Groupon 1.0 was meant to solve the same problem that traditional coupons are meant to solve: How do you get people into your store? Groupon 2.0 — a smartphone app where the user clicks on either the “I’m Hungry” or “I’m Bored” button and then sees a list of nearby deals that they could take advantage of right then to be either less hungry or less bored — is aimed at a different problem entirely:

Unlike Groupon’s daily deals, which tend to generate a flood of customers, Groupon Now might lure just a few, but at the right time. Rob Solomon, Groupon’s president, says the true promise of Groupon Now is to help eliminate perishable inventory—food ingredients, labor hours, and anything else that’s wasted if not used immediately. “If we can eliminate 10 percent of perishability, we can change the dynamics for small business owners,” he says. Small businesses would become more like airlines, matching supply against demand to maximize revenues.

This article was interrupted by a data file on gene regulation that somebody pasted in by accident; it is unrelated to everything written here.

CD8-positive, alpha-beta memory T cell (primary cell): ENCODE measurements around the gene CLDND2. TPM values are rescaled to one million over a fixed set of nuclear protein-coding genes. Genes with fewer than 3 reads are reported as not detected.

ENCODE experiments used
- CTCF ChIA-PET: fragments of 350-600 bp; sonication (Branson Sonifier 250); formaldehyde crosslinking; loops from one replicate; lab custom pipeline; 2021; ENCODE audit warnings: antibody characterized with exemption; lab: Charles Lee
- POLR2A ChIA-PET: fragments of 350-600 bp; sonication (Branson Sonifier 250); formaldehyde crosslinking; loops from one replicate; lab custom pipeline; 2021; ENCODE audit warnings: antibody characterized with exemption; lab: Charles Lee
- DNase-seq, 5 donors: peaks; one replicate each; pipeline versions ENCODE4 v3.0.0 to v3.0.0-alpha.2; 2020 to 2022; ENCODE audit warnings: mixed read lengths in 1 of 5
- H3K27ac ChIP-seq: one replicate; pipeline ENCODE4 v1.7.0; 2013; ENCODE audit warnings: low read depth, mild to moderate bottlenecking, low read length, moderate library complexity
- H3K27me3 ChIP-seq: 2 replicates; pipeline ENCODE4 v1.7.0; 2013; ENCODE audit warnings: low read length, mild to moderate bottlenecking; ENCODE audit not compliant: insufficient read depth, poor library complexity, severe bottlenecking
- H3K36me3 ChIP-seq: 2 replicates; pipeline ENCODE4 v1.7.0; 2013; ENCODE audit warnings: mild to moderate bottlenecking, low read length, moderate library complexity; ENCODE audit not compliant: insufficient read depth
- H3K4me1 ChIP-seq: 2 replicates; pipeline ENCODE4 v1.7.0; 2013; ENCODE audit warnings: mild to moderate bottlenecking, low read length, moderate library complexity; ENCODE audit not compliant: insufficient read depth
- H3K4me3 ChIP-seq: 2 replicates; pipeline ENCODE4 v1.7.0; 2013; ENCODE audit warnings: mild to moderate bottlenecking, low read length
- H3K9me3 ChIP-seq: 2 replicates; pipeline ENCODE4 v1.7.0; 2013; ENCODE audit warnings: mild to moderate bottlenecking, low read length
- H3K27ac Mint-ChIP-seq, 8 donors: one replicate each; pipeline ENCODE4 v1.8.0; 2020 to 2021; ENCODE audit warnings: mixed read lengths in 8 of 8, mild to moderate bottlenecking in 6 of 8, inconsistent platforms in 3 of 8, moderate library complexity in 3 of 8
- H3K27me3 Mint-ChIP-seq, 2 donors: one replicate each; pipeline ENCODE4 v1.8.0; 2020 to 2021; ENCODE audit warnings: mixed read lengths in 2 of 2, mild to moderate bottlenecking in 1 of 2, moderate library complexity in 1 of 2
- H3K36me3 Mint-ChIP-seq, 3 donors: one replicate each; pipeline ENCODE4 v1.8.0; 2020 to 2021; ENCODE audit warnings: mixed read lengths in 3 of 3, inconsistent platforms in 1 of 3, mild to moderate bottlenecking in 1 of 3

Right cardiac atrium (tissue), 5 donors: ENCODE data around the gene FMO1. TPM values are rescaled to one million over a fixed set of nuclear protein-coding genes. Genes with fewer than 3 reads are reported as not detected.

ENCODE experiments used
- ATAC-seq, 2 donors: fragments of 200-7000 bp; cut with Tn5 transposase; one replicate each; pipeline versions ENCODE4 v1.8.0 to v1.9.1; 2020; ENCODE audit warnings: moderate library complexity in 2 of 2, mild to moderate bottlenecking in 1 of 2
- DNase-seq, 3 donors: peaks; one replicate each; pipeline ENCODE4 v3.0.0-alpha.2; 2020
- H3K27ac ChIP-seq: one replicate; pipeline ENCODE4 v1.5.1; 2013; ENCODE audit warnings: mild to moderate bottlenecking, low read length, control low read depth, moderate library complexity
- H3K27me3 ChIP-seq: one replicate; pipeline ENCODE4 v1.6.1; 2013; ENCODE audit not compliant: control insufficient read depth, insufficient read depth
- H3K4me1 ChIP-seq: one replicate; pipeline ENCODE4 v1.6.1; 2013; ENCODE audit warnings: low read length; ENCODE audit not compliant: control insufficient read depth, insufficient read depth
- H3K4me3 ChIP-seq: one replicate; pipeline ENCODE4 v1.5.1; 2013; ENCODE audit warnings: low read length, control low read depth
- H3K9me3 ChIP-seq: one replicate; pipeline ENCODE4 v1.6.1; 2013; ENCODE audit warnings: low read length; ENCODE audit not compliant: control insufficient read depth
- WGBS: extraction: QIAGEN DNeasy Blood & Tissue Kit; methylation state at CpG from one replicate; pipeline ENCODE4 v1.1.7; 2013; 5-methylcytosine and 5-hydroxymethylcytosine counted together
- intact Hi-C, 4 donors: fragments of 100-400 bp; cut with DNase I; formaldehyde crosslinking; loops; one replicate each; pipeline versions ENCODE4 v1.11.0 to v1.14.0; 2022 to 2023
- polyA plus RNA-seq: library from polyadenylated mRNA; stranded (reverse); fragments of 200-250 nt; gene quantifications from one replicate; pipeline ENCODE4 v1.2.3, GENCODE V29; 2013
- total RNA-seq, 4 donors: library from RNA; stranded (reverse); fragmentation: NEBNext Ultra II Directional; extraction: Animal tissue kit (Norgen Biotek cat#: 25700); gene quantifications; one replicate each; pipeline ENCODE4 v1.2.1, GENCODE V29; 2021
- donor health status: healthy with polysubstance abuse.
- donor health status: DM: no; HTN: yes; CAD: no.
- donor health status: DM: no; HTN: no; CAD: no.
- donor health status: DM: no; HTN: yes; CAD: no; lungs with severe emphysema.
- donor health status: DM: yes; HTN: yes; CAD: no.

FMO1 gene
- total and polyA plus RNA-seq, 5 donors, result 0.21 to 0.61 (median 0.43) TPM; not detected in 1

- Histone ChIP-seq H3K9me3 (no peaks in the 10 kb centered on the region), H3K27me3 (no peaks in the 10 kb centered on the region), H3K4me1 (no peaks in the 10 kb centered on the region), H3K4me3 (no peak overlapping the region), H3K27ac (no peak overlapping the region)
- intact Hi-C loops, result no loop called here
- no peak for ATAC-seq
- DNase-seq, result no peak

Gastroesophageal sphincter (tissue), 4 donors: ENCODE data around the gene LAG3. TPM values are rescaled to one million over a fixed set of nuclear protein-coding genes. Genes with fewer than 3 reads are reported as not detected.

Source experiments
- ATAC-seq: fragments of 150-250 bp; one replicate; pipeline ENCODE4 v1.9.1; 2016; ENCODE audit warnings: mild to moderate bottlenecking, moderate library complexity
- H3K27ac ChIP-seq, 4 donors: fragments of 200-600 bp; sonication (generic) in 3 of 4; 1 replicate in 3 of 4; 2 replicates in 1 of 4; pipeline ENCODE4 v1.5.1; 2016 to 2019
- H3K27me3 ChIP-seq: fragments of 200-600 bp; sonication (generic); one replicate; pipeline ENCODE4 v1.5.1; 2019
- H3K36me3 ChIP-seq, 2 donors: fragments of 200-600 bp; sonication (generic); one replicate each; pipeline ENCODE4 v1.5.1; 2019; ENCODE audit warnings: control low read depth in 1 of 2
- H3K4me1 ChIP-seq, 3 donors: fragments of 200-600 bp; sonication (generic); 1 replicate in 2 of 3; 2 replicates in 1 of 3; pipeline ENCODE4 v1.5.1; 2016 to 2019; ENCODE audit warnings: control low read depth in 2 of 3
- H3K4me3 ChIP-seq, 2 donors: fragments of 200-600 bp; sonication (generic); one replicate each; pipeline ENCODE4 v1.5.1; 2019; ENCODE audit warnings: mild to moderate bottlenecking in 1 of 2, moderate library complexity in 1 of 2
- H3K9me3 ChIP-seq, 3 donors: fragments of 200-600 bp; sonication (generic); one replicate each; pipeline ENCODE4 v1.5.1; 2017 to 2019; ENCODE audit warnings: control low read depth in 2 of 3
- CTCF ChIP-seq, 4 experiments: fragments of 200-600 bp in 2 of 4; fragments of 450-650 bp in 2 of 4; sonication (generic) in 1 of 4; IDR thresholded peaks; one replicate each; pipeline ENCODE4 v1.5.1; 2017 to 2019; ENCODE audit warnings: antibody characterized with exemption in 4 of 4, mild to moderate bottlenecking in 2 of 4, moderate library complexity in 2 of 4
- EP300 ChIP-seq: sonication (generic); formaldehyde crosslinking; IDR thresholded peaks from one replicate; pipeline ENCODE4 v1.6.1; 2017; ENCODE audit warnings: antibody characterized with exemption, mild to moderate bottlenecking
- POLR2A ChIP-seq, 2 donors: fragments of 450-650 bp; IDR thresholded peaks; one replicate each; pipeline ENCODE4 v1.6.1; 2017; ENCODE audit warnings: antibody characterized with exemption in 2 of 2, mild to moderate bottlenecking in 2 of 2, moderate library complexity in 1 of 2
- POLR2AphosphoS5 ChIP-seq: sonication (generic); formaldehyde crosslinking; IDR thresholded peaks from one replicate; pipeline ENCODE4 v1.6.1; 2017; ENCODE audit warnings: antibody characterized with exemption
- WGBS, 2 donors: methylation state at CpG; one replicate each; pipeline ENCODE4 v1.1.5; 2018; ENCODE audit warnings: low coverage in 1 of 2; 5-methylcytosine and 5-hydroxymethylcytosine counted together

If it works, it could be a gamechanger for local businesses. This could perhaps be a moment where we see the advances of the Internet translate into GDP and job gains with real force.

I also want to highlight the thinking that went into the two-button model. According to the Business Week story quoted above, Groupon’s original idea was to have dozens of buttons you could click when looking for deals. Presumably “I’m hungry” and “I’m bored” would’ve been joined by “I want to shop,” “I’m in the mod for breakfast,” “I feel like being outside,” etc. But one of Groupon’s investors insisted that the company “simplify the Groupon Now interface from dozens of options down to the two.” And I bet he’ll be proven right. Having dozens of options corresponding to all manner of customer moods and desires is smart. Having only two options, however, is genius.